Peter Rose gives us an entirely pleasurable and insightful look into the life of an American scholar actively involved in contemporary issues as he takes readers along on his field trips and guest appearances.

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Illusion and Disillusionment
Travel Writing in the Modern Age
Roberta Micallef
Harvard University Press

Illusion and Disillusionment: Travel Writing in the Modern Age seeks to understand, expand, and challenge the boundaries of the modern travelogue across several literary traditions. Through an engaging cast of characters—China-bound missionaries, an Indo-Persian diplomat, a Turkish exile in India, a French schoolteacher touring America, Arab students in Moscow, a Japanese woman writer in Europe—this volume extends the study of travel writing beyond the frameworks of colonialism, imperialism, and Orientalism, focusing on the experience of travel itself.

Ranging from the eighteenth to the twentieth centuries, its eight essays analyze travelers from varied nationalities and social backgrounds, who followed different itineraries, used different means of transportation, and wrote for different audiences. The authors place the East and South Asian, Middle Eastern, and European texts and travelers in their socio-historical contexts. Exploring recurrent themes and structures in a set of travel narratives, these essays contribute to broader comparative and cross-cultural studies of travel, self-writing, and transnational lives.


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Life Under the Palms
The Sublime World of the Anti-colonialist Jacob Haafner
Paul van der Velde
National University of Singapore Press, 2019
Jacob Gotfried Haafner (1754–1809) was one of the most popular European travel writers of the early nineteenth century, writing in the Romantic mode. A Dutch citizen, Haafner spent more than twenty years of his early life living outside of Europe, in India, Ceylon, Mauritius, Java, and South Africa. Books like his popular Travels in a Palanquin were translated into the major European languages, and his essays against the work of Christian missionaries in Asia stirred up great controversy. Haafner worked to spread understanding of the cultures he’d come to know in his journeys, promoting European understanding of Indian literature, myth, and religion, translating the Ramayana into Dutch.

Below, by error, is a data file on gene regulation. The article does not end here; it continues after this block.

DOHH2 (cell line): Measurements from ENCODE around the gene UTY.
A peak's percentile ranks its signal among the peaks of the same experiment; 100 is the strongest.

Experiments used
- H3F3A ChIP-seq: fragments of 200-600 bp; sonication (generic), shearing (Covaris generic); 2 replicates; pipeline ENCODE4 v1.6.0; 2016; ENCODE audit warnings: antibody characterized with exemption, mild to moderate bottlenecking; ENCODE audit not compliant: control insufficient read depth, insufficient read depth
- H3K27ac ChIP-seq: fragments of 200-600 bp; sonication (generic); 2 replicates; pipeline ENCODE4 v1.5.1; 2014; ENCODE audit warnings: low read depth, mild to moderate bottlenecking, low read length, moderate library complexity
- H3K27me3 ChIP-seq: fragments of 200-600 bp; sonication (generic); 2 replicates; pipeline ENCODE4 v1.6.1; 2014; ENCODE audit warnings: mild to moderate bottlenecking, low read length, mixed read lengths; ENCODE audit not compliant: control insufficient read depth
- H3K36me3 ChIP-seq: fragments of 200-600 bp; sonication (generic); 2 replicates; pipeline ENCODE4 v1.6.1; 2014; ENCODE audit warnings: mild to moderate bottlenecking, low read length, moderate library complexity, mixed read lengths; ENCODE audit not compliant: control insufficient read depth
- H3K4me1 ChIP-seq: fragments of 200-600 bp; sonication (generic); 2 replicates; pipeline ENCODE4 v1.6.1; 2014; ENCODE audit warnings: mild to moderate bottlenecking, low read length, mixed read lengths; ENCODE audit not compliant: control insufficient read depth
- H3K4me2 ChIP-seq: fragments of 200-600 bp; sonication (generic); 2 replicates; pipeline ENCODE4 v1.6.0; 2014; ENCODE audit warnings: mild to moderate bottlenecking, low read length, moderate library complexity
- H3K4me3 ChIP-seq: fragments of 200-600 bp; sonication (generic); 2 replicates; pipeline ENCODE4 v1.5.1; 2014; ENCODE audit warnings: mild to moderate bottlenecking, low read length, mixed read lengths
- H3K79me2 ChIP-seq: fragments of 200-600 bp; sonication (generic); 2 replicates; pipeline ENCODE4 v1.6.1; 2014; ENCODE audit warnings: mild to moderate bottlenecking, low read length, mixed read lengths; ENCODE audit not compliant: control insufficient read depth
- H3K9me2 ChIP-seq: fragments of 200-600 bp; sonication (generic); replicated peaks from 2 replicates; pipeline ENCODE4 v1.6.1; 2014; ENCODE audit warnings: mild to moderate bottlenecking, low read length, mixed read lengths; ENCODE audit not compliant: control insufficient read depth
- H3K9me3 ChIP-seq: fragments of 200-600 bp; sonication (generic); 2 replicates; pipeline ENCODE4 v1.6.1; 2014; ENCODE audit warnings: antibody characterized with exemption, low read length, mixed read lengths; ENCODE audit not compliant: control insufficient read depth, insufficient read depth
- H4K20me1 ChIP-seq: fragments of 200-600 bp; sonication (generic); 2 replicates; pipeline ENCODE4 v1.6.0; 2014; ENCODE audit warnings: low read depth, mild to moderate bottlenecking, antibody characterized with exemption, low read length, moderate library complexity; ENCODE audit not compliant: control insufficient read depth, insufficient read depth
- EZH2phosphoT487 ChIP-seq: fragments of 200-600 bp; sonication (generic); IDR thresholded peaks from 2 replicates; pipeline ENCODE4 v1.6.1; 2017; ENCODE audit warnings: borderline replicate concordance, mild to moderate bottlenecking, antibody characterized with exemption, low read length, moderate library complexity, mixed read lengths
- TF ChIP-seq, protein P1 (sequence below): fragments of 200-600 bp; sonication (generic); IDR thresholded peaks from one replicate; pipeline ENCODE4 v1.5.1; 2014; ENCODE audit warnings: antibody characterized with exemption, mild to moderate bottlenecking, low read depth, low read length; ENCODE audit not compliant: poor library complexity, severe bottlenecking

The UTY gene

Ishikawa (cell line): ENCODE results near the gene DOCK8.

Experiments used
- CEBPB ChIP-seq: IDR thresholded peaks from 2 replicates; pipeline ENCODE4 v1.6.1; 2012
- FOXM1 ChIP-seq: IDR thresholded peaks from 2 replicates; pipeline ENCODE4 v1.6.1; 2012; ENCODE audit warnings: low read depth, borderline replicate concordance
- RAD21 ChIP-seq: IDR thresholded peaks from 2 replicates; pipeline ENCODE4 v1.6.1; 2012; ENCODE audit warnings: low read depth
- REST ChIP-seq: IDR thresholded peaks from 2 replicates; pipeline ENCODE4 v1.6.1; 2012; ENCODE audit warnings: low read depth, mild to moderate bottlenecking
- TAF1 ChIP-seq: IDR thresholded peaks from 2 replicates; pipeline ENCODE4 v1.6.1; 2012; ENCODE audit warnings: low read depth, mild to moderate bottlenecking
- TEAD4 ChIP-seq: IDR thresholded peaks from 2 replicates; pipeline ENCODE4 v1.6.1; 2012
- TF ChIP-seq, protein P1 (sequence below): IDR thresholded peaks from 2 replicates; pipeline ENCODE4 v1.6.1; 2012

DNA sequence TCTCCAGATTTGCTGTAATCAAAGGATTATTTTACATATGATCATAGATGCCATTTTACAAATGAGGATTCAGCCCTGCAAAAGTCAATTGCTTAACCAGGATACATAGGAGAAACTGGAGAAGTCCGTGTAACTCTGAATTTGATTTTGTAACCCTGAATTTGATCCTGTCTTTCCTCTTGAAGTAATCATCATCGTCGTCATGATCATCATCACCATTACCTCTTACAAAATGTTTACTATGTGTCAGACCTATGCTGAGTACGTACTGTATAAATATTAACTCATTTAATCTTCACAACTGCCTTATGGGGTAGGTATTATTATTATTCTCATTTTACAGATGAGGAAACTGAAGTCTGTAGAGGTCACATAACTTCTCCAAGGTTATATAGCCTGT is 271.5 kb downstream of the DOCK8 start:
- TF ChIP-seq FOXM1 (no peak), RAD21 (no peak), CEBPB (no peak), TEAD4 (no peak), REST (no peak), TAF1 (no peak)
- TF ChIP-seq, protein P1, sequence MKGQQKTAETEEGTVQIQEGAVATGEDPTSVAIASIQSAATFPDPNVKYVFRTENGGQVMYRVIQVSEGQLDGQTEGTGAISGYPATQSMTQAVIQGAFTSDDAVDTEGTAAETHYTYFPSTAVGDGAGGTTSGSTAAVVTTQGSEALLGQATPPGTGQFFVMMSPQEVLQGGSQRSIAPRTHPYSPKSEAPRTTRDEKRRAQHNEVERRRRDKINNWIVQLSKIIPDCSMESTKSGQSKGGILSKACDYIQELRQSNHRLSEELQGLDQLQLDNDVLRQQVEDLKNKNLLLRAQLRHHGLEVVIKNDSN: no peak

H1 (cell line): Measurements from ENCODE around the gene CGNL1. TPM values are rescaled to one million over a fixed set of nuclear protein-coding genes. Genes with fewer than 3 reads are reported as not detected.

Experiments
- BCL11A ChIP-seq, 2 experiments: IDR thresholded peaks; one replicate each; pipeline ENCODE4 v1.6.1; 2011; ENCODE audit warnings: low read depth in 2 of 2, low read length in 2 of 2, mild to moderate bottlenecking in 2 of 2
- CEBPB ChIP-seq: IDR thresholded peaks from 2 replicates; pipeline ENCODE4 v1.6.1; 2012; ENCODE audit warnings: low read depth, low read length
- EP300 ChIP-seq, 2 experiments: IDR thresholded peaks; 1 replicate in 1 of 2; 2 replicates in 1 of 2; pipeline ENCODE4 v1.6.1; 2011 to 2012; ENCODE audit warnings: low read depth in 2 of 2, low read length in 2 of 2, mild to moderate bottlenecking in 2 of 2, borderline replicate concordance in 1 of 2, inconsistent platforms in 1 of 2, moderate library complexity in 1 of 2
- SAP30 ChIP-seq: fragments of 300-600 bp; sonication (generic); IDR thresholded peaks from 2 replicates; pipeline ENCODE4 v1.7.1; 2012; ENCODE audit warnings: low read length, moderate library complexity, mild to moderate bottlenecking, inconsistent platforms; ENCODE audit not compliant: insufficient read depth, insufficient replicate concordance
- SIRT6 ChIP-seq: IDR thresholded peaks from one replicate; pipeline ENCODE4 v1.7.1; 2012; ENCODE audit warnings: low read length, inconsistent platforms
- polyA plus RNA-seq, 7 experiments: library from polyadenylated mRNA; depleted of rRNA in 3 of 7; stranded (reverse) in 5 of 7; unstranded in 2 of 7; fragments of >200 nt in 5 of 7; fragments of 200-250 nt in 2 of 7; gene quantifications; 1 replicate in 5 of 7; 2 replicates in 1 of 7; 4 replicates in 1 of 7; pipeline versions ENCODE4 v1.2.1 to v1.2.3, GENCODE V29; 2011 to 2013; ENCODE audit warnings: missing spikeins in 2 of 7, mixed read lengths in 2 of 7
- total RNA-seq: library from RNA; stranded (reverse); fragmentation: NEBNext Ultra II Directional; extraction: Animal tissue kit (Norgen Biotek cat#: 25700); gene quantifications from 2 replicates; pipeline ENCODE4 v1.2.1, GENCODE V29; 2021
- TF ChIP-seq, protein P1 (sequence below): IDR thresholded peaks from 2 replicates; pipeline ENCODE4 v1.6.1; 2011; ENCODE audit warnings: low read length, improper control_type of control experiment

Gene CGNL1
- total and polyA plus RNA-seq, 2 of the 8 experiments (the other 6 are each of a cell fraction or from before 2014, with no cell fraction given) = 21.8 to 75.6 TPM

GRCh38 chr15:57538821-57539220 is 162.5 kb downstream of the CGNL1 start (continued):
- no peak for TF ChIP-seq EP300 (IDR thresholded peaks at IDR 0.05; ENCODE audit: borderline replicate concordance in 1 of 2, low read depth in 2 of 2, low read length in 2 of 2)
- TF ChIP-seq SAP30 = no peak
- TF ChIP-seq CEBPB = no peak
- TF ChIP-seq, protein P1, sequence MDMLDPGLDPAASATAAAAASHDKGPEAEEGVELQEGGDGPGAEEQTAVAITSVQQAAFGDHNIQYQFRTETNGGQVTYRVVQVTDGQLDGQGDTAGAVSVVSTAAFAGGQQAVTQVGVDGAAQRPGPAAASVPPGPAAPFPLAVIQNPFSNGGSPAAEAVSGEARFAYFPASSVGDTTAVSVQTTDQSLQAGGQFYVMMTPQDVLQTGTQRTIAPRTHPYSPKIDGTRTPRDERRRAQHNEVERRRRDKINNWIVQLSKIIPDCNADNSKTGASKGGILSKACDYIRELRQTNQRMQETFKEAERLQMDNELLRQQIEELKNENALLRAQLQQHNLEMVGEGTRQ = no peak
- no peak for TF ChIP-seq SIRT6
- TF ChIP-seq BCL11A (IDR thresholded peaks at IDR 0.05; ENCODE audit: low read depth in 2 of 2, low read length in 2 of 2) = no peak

With the help of generous excerpts from Haafner's own writings, including material newly translated into English, Paul van der Velde tells an affecting story of a young man who made a world for himself along the Coromandel Coast, in Ceylon and Calcutta, but who returned to Europe to live the last years of his life in Amsterdam, suffering an acute nostalgia for Asia. This will be compelling reading for anyone interested in European response to the cultures of Asia.

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Mobility and Masks
Cultural Identity in Travel Literature
Elizabeth C. Goldsmith
Harvard University Press
Travelers have always experimented with disguise while observing the disguises of others. Each of the chapters in Mobility and Masks illustrates the strategies of concealment in the experience of travel: a seventeenth-century German aristocrat discovers new freedom as she travels incognito, Jesuits write home from China in the eighteenth century about how costume changes serve their mission, a Chinese opera star reflects on his own masked art during a tour of Russia in 1935. Masking can be a racial marker, as shown in two nineteenth-century accounts: an English woman encountering the creole culture of the West Indies and a French woman observing how cosmetic beauty is defined in Shanghai. Fictional representations of the masked traveler are illustrative, too: masked voices in the lyric poetry of Horace, the masked woman as an obstacle in classic adventure tales, the failure of cultural masking in the story of a modern immigrant.

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Northern Arcadia
Foreign Travelers in Scandinavia, 1765 - 1815
H. Arnold Barton
Southern Illinois University Press, 1998

Northern Arcadia is a comparative study of the accounts of foreign visitors to the Nordic lands during the late eighteenth and early nineteenth centuries.